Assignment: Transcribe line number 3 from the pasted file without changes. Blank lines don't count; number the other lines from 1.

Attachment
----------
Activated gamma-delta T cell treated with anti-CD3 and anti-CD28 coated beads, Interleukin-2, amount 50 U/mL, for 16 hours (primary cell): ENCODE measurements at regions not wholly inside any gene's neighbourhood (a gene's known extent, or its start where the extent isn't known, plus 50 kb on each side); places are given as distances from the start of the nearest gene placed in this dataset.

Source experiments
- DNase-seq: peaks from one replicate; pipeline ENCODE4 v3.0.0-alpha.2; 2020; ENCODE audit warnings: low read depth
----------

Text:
- DNase-seq: peaks from one replicate; pipeline ENCODE4 v3.0.0-alpha.2; 2020; ENCODE audit warnings: low read depth